The dragon’s words sounded like wisdom yesterday. At least for a moment. But, while “Leave, quickly,” might be a useful thing to tell a leader… as soon as the words – and a little flame – reach distraught commoners… mayhem is only a gentle description of the result.
Trampled children and sobbing parents. Lost wanderers. Separated friends peering over a seething sea of heads. Tipsy tempers. Looted stalls and injured guards. People pushed over boat sides and found bloated on the shore or under wooden walkways. So much noise – screams shouts curses, the thuds of boots and slaps of bare feet on cobblestone. If I ever smelled fear, I did today. It was salty and sudden and strong.
I went out after noon to find Tamon’na and Jenna, as well as to check the docks. The docks were a worse mess of scrambling bodies and frantic people than anywhere else in the city. I didn’t find Tamon’na or Jenna there; I found them at an inn a couple of hours later. I took them back to the tavern, and there we stayed for the rest of the day. I wouldn’t have let anyone go out if they’d wanted to. I didn’t want them getting hurt.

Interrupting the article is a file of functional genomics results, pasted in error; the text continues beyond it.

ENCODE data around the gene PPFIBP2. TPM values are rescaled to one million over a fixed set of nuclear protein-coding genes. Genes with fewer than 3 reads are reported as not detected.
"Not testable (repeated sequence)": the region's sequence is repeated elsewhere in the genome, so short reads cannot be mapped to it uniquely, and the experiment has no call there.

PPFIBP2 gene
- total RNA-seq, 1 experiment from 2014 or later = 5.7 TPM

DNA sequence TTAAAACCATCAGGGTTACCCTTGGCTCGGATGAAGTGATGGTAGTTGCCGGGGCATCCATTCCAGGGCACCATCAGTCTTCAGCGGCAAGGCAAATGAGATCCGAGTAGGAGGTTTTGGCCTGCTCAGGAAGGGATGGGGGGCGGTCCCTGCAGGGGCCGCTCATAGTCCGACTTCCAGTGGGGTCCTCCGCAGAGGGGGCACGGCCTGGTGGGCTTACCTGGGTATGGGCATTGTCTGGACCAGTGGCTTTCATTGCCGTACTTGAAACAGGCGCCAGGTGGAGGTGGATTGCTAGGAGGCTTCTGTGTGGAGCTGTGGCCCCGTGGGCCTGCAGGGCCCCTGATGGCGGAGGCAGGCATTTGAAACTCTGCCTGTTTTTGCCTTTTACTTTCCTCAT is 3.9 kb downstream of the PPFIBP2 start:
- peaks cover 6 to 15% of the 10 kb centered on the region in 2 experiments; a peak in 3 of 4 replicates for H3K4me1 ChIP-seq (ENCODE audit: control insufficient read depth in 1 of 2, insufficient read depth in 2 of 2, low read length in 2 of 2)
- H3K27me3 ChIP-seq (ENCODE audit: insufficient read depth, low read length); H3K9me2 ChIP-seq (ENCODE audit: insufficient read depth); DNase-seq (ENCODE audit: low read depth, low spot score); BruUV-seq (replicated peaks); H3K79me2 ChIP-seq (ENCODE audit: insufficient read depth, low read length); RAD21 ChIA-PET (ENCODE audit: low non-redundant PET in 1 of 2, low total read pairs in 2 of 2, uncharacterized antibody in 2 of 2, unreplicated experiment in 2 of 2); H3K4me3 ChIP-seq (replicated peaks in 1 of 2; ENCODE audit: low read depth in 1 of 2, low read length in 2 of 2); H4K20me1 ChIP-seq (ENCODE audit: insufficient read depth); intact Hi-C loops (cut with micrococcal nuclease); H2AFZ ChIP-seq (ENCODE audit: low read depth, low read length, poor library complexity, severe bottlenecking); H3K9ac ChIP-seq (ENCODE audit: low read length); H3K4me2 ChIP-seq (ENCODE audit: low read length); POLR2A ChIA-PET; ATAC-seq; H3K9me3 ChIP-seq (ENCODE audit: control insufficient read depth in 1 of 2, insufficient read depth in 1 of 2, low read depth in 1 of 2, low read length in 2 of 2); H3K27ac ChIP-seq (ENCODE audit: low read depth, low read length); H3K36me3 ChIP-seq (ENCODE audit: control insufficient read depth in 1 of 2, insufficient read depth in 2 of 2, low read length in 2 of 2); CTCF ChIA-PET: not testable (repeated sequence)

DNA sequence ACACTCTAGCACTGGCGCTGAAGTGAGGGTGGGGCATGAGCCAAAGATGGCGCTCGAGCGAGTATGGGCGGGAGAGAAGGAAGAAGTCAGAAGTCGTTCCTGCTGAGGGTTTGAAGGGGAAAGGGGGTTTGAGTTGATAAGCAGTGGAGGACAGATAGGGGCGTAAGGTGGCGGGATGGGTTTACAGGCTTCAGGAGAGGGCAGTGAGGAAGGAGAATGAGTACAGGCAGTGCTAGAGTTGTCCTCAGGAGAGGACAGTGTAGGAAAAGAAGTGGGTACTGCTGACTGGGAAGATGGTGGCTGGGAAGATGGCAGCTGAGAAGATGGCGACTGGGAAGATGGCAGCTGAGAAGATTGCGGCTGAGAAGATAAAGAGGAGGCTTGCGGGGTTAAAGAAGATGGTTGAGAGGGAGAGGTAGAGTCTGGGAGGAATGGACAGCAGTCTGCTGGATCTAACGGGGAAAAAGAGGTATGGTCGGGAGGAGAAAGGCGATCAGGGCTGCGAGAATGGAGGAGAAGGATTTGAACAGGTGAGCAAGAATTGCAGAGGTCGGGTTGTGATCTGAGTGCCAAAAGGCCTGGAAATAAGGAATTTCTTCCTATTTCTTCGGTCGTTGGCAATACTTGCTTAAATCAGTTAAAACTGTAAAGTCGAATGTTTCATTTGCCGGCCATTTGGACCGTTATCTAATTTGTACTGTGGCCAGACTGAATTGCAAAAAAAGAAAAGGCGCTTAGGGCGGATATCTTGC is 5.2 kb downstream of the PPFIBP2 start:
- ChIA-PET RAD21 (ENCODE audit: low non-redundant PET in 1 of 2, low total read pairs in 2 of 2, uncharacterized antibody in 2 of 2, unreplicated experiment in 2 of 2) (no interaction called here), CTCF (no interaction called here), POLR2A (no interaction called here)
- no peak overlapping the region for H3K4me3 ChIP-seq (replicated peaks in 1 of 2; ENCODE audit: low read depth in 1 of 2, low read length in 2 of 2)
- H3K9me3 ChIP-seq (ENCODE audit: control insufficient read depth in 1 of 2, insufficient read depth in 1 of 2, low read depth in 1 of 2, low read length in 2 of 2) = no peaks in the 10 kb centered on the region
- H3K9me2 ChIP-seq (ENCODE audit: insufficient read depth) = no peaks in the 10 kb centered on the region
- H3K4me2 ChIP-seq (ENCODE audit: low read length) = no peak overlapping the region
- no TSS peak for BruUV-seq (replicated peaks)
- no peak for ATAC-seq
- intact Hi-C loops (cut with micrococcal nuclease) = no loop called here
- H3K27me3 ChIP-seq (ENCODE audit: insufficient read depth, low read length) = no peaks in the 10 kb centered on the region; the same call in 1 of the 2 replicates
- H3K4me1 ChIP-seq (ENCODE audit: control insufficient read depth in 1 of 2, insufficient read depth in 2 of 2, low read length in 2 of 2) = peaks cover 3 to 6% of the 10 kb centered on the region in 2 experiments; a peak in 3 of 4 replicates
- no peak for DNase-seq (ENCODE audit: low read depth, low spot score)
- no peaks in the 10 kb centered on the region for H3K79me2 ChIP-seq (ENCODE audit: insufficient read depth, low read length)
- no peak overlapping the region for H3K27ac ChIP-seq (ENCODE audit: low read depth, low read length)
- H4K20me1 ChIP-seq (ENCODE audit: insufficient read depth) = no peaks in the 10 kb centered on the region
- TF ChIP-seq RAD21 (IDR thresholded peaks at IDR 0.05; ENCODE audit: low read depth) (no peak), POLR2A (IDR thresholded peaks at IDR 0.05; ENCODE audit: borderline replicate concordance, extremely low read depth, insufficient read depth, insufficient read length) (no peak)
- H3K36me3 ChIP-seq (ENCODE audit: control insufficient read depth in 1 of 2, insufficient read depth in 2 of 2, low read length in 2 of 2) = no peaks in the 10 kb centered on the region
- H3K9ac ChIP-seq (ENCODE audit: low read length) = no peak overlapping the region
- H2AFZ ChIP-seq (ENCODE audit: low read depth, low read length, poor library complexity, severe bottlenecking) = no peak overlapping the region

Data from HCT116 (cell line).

Tamon’na told us that they had communicated with the female dragon and befriended her. How or why, he didn’t say. He said the dragon had spoken to them about the war – I could only suppose that meant the slaughter – and told them that the dragons all wanted us dead. The conflict had started because of a small slight, Tamon’na said, and bloodthirst had since made the males greedy and the females hungry. Nesty. That would mean even more dragons. This female dragon had helped them, but she couldn’t protect us all.
Surely bloodthirst isn’t the only thing involved here… dragons have never in the past attacked and overrun Silencia.
Tamon’na’s eyes are a haze. The colors in them shift and fade like clouds on a windy day… is it an Elven characteristic? Or is something wrong with him? It makes him appear unfocused and distant, although he doesn’t act so.
Come on, Meramon.